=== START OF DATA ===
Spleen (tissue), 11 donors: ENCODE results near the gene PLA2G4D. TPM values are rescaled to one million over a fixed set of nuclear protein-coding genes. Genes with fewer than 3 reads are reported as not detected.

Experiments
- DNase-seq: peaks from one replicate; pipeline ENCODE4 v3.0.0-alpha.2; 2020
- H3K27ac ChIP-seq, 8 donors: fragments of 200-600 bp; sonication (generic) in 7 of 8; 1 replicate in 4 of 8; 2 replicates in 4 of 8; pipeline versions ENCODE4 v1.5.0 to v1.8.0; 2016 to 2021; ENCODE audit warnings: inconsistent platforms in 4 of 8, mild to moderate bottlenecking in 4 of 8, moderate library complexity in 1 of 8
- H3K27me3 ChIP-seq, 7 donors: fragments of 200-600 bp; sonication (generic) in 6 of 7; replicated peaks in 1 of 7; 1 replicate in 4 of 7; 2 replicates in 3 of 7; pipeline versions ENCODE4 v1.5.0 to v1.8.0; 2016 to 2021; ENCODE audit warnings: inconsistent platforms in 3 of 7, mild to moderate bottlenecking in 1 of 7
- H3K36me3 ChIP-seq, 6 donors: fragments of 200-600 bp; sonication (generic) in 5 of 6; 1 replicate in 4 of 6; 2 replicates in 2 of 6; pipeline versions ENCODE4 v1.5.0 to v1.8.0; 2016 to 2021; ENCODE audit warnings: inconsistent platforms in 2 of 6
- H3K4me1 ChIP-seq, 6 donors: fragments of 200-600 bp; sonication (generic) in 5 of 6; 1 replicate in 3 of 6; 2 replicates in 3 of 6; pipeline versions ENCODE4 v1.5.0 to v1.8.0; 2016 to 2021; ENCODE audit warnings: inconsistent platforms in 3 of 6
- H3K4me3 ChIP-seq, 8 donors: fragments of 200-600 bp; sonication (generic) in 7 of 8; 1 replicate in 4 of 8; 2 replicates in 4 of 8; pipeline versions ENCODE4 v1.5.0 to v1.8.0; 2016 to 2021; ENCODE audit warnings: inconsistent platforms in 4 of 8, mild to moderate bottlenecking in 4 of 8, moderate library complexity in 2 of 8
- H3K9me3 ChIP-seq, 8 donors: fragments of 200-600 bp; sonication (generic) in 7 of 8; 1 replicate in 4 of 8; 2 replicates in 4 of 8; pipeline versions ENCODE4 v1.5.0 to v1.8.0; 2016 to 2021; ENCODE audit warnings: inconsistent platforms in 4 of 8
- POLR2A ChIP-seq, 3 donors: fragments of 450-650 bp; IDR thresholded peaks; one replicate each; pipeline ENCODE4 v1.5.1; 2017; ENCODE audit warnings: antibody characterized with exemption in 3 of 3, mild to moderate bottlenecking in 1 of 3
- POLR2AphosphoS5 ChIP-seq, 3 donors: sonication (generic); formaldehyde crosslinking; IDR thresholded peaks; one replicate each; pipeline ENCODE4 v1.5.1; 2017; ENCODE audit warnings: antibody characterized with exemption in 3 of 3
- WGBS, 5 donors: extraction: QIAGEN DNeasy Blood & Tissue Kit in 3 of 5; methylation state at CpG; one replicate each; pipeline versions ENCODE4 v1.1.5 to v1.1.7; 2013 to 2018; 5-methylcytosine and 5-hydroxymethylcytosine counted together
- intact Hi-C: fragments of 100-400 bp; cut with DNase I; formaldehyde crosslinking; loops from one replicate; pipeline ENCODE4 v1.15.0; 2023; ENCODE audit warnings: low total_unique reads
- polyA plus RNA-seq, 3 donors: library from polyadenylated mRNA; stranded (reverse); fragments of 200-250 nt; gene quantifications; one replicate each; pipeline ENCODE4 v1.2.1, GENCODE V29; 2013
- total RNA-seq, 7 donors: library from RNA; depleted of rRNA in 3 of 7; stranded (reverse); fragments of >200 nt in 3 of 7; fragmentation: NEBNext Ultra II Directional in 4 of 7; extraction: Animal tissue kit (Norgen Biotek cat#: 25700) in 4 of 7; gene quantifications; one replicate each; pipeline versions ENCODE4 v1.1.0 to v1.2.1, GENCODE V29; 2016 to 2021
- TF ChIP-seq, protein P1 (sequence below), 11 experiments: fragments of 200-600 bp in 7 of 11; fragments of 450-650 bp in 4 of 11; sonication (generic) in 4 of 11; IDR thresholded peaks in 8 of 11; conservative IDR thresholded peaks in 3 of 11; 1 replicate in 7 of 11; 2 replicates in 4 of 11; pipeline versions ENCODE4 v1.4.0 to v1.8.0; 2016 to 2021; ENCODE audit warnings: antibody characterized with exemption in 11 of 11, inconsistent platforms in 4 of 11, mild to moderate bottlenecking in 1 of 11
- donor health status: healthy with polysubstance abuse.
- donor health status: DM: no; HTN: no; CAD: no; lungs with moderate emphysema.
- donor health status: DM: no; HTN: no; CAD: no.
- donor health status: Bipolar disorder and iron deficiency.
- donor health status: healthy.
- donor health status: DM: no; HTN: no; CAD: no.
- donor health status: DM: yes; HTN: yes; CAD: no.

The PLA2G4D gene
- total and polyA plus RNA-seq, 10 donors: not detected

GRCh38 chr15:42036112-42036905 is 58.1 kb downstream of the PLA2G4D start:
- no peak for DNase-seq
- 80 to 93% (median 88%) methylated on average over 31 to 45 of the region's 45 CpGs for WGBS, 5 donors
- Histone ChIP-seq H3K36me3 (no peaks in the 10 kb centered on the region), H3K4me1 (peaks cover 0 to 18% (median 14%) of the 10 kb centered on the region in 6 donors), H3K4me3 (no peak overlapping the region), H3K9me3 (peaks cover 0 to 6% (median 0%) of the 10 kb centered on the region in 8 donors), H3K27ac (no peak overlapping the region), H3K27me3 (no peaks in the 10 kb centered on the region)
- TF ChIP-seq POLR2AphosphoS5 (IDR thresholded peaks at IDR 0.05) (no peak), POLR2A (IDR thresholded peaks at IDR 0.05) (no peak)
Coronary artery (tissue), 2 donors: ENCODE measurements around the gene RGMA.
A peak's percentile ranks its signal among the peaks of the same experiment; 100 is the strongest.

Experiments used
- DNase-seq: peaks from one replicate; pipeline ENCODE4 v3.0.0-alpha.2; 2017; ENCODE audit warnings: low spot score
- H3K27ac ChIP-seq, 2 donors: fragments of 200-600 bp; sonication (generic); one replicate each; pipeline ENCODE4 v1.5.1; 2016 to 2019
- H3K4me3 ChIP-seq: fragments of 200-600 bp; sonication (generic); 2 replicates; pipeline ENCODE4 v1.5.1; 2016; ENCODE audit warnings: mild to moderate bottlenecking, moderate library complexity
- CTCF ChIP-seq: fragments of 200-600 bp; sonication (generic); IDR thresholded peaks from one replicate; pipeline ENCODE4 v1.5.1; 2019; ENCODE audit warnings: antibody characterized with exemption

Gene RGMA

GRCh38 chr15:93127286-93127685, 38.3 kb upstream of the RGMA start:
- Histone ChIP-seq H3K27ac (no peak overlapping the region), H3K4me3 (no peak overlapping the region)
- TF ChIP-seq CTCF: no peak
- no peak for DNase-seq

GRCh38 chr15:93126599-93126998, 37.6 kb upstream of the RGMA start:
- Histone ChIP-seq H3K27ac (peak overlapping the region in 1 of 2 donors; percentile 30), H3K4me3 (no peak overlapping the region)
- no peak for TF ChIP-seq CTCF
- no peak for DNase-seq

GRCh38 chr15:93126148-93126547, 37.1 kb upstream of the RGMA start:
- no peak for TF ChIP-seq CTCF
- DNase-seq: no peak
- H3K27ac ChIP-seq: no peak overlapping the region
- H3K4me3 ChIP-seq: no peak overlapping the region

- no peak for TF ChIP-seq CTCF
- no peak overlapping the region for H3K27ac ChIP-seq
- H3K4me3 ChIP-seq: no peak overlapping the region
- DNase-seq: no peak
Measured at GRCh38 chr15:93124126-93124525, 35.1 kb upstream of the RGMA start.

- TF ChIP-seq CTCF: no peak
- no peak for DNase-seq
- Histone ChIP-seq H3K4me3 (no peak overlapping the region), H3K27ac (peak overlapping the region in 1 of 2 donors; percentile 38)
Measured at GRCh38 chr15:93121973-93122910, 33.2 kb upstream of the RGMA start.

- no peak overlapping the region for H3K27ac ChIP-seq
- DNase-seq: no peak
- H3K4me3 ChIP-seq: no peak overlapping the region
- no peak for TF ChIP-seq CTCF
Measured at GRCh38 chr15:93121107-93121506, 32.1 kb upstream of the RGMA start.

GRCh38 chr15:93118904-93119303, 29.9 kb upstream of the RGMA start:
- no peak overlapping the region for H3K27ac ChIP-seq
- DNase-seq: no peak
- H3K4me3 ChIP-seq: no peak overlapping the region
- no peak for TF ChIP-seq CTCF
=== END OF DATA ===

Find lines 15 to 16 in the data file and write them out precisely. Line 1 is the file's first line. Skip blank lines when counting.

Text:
- total RNA-seq, 7 donors: library from RNA; depleted of rRNA in 3 of 7; stranded (reverse); fragments of >200 nt in 3 of 7; fragmentation: NEBNext Ultra II Directional in 4 of 7; extraction: Animal tissue kit (Norgen Biotek cat#: 25700) in 4 of 7; gene quantifications; one replicate each; pipeline versions ENCODE4 v1.1.0 to v1.2.1, GENCODE V29; 2016 to 2021
- TF ChIP-seq, protein P1 (sequence below), 11 experiments: fragments of 200-600 bp in 7 of 11; fragments of 450-650 bp in 4 of 11; sonication (generic) in 4 of 11; IDR thresholded peaks in 8 of 11; conservative IDR thresholded peaks in 3 of 11; 1 replicate in 7 of 11; 2 replicates in 4 of 11; pipeline versions ENCODE4 v1.4.0 to v1.8.0; 2016 to 2021; ENCODE audit warnings: antibody characterized with exemption in 11 of 11, inconsistent platforms in 4 of 11, mild to moderate bottlenecking in 1 of 11